New Year’s Day
Happy New Year!
It is my family, Julie’s, Southern Tradition to eat certain foods every New Year’s Day.
One of which is Greens, usually Collard Greens.
It is said that it will bring you money all year long if you eat Greens on January 1st.
I have never known a January 1st. where I have not eaten Greens and I am not about to jinx it now. 🙂
Collard Greens, Mustard Greens, Turnip Greens, are a big part of the south, usually known as Soul Food. Growing up we ate these Greens throughout the year, not just on New Year’s Day. But, I tend to only eat them on New Year’s down here in Florida. But I do know that if I were back home in Georgia that I would be eating them more often.
When we first moved to Hawaii, and New Year’s rolled around, I knew that I had to eat my Collards but I didn’t know how many that I would need? We were having some friends over for New Year’s dinner, and I knew that I would need to buy my collards to feed all of us. They do cook down so you need to buy quite a bit of them. Seeing as how I didn’t know how many that I would need. I laid in wait in the commissary produce section until I saw an African-American man handling the Collards. I approached him and asked him how many should I buy to feed 8 people? And he gave me the right amount! I knew that he would know! 🙂 And that’s not racist, that’s just knowing how to spot a smart person that knows what they are doing. 🙂
Baked Honey Ham
And the only reason I wanted a Baked Honey Ham to begin with….
Fried Ham for all those Ham Biscuits
We Also Had Grits
The best way to eat grits is with butter/margarine, salt and pepper.
Nothing more is needed.
We also had Black Eyed Peas for Good Luck!
Bowls, Bowls, and Bowls…
Gordon’s Dinner Plate to the Left, My Dinner Plate to the Right
In Southern Eating there are lots and lots of bowls. Just sayin.
Piggin’ Out On Greens
Here is this year’s version of our Greens recipe. This year we decided to have a little more pork in them, hence the name. The additional pork gave the greens a more well rounded taste and made the pork more tender. All in all, we felt the greens turned out great!
Gordon in our New Year’s Kitchen
3/4 Bag of Pre-washed Shredded Collard Greens – see below picture for size
3 Bundles of Turnip Greens (Washed)
5 Tbsp Olive Oil
1 Red Onion Chopped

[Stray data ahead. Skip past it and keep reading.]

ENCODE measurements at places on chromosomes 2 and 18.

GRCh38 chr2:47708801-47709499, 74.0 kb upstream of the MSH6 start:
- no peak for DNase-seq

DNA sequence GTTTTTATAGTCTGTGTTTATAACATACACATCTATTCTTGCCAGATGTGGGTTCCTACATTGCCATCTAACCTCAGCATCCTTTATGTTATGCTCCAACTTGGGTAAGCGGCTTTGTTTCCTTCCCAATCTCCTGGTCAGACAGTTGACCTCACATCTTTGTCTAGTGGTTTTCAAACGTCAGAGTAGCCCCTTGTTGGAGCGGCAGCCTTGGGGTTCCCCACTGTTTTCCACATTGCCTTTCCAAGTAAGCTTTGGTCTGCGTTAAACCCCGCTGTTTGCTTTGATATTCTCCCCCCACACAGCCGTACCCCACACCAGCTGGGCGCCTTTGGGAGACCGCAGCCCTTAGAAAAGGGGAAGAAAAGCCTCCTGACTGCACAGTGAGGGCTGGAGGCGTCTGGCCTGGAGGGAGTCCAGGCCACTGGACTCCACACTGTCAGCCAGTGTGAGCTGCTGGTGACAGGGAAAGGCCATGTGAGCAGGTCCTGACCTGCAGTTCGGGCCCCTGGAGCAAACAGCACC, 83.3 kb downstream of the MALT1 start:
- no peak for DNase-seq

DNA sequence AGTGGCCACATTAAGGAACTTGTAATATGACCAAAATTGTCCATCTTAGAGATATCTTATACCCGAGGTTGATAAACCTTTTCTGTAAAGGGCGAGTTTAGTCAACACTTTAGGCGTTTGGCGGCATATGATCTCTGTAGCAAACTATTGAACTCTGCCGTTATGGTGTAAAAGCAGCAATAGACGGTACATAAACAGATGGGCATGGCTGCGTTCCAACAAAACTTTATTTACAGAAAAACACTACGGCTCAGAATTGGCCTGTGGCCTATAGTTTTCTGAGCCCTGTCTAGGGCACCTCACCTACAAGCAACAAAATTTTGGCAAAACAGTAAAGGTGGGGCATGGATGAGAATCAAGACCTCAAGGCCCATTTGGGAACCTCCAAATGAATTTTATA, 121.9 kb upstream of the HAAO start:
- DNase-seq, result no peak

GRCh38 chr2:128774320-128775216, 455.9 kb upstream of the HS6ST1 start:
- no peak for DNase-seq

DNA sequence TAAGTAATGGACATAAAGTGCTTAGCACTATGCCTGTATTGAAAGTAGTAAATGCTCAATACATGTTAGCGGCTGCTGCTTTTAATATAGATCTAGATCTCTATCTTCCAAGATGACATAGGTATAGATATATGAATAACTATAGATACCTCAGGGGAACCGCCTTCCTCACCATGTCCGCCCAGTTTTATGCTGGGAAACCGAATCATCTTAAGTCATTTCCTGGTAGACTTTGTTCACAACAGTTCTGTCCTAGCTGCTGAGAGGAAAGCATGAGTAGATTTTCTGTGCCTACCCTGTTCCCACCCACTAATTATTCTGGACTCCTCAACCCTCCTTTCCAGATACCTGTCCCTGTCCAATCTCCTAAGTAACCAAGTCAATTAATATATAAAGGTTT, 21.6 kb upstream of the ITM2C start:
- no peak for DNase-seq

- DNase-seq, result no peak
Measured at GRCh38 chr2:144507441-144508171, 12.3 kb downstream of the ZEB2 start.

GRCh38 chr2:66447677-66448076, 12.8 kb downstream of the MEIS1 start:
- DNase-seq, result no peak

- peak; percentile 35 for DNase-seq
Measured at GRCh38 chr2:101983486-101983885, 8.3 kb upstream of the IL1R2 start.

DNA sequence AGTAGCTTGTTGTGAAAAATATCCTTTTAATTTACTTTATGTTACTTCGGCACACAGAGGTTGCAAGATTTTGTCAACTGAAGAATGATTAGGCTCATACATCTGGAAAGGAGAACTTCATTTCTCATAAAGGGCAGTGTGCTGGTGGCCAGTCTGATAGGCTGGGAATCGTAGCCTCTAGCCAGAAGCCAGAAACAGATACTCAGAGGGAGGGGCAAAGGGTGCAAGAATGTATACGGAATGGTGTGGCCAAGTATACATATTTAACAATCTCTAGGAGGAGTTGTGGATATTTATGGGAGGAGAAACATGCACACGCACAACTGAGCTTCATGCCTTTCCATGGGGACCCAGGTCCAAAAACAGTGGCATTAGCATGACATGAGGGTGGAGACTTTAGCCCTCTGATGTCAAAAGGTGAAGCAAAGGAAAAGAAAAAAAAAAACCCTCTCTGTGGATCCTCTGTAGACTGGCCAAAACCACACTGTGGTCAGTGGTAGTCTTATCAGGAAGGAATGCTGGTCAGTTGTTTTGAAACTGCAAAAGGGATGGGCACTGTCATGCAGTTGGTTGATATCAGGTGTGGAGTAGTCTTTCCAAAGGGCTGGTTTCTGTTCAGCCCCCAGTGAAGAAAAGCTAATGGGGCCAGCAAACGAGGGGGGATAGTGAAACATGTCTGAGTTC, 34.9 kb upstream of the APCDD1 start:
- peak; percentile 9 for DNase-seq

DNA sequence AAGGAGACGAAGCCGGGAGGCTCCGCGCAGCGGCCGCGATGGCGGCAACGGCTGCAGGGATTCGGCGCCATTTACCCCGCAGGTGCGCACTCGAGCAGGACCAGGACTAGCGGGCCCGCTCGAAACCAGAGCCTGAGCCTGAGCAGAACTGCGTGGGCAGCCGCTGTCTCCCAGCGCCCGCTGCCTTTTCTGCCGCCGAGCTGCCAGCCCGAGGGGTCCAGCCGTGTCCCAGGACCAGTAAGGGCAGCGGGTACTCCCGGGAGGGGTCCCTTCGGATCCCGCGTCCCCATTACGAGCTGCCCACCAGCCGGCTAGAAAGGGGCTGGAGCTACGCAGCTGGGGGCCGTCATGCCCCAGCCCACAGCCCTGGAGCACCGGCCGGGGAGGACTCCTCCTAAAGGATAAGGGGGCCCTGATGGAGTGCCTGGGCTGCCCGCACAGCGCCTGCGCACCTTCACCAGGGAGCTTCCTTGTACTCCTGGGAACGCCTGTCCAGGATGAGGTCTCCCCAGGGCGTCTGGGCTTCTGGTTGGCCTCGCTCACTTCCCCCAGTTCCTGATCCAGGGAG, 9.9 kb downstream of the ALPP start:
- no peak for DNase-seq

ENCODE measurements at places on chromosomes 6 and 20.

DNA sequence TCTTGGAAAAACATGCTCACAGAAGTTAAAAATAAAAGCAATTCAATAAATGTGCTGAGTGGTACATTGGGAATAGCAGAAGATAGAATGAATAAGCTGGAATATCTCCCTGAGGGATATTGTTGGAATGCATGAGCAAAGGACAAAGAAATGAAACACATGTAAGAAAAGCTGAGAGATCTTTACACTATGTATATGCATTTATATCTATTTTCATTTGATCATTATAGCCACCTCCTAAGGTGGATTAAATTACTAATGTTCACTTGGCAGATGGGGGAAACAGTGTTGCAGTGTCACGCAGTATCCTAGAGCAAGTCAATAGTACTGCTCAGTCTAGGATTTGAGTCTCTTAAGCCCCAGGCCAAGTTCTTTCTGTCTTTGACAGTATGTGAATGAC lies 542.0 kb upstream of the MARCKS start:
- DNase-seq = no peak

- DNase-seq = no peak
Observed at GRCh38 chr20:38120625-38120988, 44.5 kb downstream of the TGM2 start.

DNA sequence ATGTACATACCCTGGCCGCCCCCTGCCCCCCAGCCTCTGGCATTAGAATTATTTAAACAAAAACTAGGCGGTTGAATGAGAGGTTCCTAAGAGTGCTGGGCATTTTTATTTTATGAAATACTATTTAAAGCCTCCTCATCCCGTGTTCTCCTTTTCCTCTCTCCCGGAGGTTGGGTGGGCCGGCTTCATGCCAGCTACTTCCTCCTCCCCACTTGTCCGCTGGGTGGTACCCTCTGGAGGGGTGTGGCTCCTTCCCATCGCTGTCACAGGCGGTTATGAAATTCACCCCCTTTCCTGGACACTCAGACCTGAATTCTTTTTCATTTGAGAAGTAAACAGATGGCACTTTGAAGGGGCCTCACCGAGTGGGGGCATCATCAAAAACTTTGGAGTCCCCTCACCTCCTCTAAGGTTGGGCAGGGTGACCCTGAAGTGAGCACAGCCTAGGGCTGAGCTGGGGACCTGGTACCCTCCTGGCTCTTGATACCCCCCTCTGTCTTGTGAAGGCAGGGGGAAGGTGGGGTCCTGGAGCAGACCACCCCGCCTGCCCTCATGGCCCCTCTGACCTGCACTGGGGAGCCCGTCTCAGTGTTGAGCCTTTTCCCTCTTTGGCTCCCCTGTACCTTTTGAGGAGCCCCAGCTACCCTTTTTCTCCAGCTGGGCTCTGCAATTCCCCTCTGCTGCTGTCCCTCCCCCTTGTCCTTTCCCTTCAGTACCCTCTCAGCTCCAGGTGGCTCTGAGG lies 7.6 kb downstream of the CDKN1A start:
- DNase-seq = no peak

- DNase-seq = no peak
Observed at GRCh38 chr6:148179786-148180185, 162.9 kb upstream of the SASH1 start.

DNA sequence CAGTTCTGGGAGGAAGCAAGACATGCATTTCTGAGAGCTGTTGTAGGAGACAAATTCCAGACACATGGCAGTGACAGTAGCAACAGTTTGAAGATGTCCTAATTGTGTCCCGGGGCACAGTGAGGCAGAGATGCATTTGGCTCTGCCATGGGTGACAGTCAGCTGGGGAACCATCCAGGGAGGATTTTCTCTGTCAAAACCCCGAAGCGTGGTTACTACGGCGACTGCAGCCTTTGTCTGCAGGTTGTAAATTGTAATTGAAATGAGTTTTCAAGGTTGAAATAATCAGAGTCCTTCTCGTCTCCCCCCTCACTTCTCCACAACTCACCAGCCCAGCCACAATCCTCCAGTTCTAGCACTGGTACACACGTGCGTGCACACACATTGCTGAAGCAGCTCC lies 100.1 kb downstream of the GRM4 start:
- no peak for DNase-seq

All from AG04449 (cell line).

3/4 Yellow Onion Chopped
4 Cloves Garlic Chopped
1 Lg. Ham Hock or Shank – pre-smoked/cooked
7 Chinese Red Peppers
3 Bay Leaves
1 1/2 Cups Apple Cider Vinegar
1/2 Cup Splenda Brown Sugar
Pieces of Pork Ears, Belly, and Tongue
8 Bacon Wrapped Dates – sliced in half
3 Pieces of Cooked Bacon
3 Qts. Chicken Broth or Stock
Cook on medium heat for ~ 1 and 1/2 hours.
All of the Ingredients Out and Ready
Garlic, Chinese Red Peppers, and Bay Leaves
While in the Asian Grocery Store looking for the Chinese Red Peppers, I found in a package three types of pork. I thought the belly, ears, and tongue would really enhance the pork flavor of the greens. They were also very tender after cooking and tasted quite good!
3 Kind Pork
(That’s what the package says.)
Here, I am, Gordon, cooking the pork shanks on the grill using a cast iron skillet. This worked very well as you can see the results below. I cooked them over high heat then turned the shanks on their side to crisp up the skin reducing the fat. It took about 20-25 min. to cook them all the way through.
This Pork is going to accentuate our Greens very nicely!
Here on the left you can see the dates wrapped in bacon. These were a great addition to the greens as they gave an unexpected sweetness to the greens. Pictured on the right are our olives wrapped in sharp cheddar cheese. We did NOT use those. 🙂
On the left are the dates and some leftover bacon, and on the right is the cooked ham hock from the grill.
In a large pot cook your chopped onions in the olive oil over medium heat.
Gordon Adding some Olive Oil to the Pot
Gordon Chopping some Red Onions